Now Here's the News

Channel 7's noon news show was off the air for three minutes yesterday when a Tektronix R-149 signal generator quit working. Engineers quickly patched around it and the station was back on the air at 12:31:34 p.m. Eastern Standard Time . . .

Captain Airwaves will not even attempt to explain what a Tektronix R-149 signal generator is. Oh, sure he knows, but he wouldn't want to get you all confused this early in the morning with all kinds of technical details. Life is already complex enough, says Captain Airwaves . . .

Good grief! Toward the end of Wednesday night's episode of "Highway to Heaven," of all programs, there was a scene in which a mouse ran across a piece of paper. On the paper, written plain for the camera to pick up, was the word (are the kiddies on the way to school?) "scum bag"!!! . . .

When repeated next year, NBC promises that the Halloween episode will not include the words s--- b--! . . . The network in New York received 34 complaining phone calls. In Washington, Channel 4 reported nary a complaint . . .

Discount those rumors that CBS Entertainment Vice President Harvey Shephard may be headed for ABC to take over that troubled network's programming . . .

Shephard, who's busy right now trying to patch up the holes in CBS' new fall lineup, was the chap who threw "Murder, She Wrote" into the Sunday schedule last year and saved that night from disaster . . . and CBS has him wrapped up in a real nice long-term contract . . .

As for the status of ABC Entertainment President Lew Erlicht, whom the rumors have Shephard replacing, don't expect any decision on his future -- if indeed any change will be made -- until after the first of the year, when the ABC Inc./Capital Cities Communications merger has been completed . . .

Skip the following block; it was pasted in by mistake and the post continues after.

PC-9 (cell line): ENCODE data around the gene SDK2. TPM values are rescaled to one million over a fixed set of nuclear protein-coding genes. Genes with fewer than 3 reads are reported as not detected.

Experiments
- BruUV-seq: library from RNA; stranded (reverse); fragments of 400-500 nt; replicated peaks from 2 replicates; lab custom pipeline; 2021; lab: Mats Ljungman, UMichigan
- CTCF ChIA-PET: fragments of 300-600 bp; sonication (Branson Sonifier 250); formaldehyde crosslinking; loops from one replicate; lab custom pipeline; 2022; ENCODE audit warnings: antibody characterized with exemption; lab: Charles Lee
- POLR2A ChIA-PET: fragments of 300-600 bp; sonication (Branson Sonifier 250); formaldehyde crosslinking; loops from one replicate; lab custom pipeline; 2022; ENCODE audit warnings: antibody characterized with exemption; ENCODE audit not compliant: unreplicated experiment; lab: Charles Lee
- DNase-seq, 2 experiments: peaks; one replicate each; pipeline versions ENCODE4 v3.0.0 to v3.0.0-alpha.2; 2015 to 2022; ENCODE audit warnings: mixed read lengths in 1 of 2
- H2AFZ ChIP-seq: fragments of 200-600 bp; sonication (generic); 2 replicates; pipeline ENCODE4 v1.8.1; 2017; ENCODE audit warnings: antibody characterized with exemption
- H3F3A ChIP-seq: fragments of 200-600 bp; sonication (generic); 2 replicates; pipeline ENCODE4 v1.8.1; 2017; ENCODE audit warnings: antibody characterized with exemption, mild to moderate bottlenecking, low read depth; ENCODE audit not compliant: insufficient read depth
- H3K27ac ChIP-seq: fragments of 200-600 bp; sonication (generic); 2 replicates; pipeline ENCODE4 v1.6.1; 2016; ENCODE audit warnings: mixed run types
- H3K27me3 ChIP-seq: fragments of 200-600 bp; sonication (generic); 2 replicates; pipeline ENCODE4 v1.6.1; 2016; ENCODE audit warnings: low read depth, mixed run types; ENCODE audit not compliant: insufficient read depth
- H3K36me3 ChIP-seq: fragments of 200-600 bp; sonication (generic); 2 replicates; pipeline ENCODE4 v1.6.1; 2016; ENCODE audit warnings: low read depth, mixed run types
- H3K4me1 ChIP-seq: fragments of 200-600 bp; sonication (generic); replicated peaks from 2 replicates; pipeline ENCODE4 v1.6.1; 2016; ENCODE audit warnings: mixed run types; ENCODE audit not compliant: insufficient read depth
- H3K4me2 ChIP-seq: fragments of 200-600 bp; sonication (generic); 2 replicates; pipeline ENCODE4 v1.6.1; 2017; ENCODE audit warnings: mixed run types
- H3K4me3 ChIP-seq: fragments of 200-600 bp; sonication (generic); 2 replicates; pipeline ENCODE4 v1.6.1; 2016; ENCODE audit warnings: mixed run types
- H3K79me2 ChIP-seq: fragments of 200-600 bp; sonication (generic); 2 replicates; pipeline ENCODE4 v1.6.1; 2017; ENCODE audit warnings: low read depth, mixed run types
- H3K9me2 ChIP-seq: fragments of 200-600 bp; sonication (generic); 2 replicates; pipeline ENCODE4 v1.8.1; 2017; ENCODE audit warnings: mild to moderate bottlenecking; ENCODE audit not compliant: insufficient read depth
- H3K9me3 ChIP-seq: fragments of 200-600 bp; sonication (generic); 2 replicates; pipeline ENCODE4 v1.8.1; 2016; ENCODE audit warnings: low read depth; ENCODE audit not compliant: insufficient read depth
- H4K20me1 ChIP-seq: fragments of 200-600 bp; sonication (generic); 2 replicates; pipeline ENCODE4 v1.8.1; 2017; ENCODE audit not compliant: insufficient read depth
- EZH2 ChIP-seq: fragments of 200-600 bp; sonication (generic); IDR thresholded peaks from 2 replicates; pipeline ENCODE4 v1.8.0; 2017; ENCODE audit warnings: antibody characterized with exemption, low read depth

Incidentally, Erlicht's decision to move "Spenser: For Hire" out of that deadly Friday night 10 p.m. slot to 10 p.m. Tuesday paid off this week . . .

In his last Friday outing, "Spenser" finished 65th among 66 programs rated for the week with a 9.0 Nielsen rating and a 15 share, and in his previous outings this year, he had averaged an 8.9 . . .

For the Tuesday debut this week, "Spenser" did a 15.0/25, not quite good enough to edge out "Remington Steele" or the CBS movie during its time period, but the performance was far better than that of the show "Spenser" replaced, "Our Family Honor," and should increase ABC's Tuesday night winning margin considerably . . .

ABC, patching up another troubled night, has also announced that its new "comedy-adventure," "Shadow Chasers," will debut with a two-hour premiere Thursday, Nov. 14, at 8 p.m. . . .

The "Ghostbusters" rip-off, starring Dennis Dugan, Trevor Eve and Nina Foch, will air subsequently at 8 Thursdays in place of the fallen "Fall Guy" . . . Also in the News

Starting Monday, Channel 9 will air a five-part series during its 6 p.m. news detailing WDVM consumer reporter Ellen Kingsley's battle with breast cancer, which began last February . . .

She and reporter Jane Van Ryan collaborated on the weeklong series . . .

Earlier Monday, Kingsley will join Carol Randolph at 10 a.m. for a live half-hour discussion on WDVM about recent developments in breast cancer detection, treatment and prevention . . .

Kingsley will be accompanied by her husband, psychiatrist Dr. Robert Hirschfeld, and a breast cancer expert . . .

The consumer reporter has been able to return to work on a limited basis since her treatment . . .

Here's how the various local Redskin programs are doing after the first eight weeks of the NFL season . . .